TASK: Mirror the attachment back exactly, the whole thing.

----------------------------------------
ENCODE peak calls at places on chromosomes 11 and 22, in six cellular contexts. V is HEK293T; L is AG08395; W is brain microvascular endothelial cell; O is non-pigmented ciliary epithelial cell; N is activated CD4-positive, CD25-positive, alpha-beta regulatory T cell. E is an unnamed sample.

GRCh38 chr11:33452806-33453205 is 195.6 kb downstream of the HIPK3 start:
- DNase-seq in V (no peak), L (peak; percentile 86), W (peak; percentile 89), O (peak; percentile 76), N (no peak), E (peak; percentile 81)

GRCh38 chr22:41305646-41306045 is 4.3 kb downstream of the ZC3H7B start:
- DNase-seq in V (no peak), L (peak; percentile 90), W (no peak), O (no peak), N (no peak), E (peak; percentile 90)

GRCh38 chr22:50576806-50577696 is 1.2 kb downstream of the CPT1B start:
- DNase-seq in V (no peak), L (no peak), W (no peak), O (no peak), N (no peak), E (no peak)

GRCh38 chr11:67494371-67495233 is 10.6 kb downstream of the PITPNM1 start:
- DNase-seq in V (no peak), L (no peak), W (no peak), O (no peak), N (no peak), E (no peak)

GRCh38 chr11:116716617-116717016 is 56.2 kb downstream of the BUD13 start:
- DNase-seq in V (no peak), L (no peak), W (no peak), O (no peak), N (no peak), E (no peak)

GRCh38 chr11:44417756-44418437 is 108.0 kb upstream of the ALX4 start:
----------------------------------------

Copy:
ENCODE peak calls at places on chromosomes 11 and 22, in six cellular contexts. V is HEK293T; L is AG08395; W is brain microvascular endothelial cell; O is non-pigmented ciliary epithelial cell; N is activated CD4-positive, CD25-positive, alpha-beta regulatory T cell. E is an unnamed sample.

GRCh38 chr11:33452806-33453205 is 195.6 kb downstream of the HIPK3 start:
- DNase-seq in V (no peak), L (peak; percentile 86), W (peak; percentile 89), O (peak; percentile 76), N (no peak), E (peak; percentile 81)

GRCh38 chr22:41305646-41306045 is 4.3 kb downstream of the ZC3H7B start:
- DNase-seq in V (no peak), L (peak; percentile 90), W (no peak), O (no peak), N (no peak), E (peak; percentile 90)

GRCh38 chr22:50576806-50577696 is 1.2 kb downstream of the CPT1B start:
- DNase-seq in V (no peak), L (no peak), W (no peak), O (no peak), N (no peak), E (no peak)

GRCh38 chr11:67494371-67495233 is 10.6 kb downstream of the PITPNM1 start:
- DNase-seq in V (no peak), L (no peak), W (no peak), O (no peak), N (no peak), E (no peak)

GRCh38 chr11:116716617-116717016 is 56.2 kb downstream of the BUD13 start:
- DNase-seq in V (no peak), L (no peak), W (no peak), O (no peak), N (no peak), E (no peak)

GRCh38 chr11:44417756-44418437 is 108.0 kb upstream of the ALX4 start: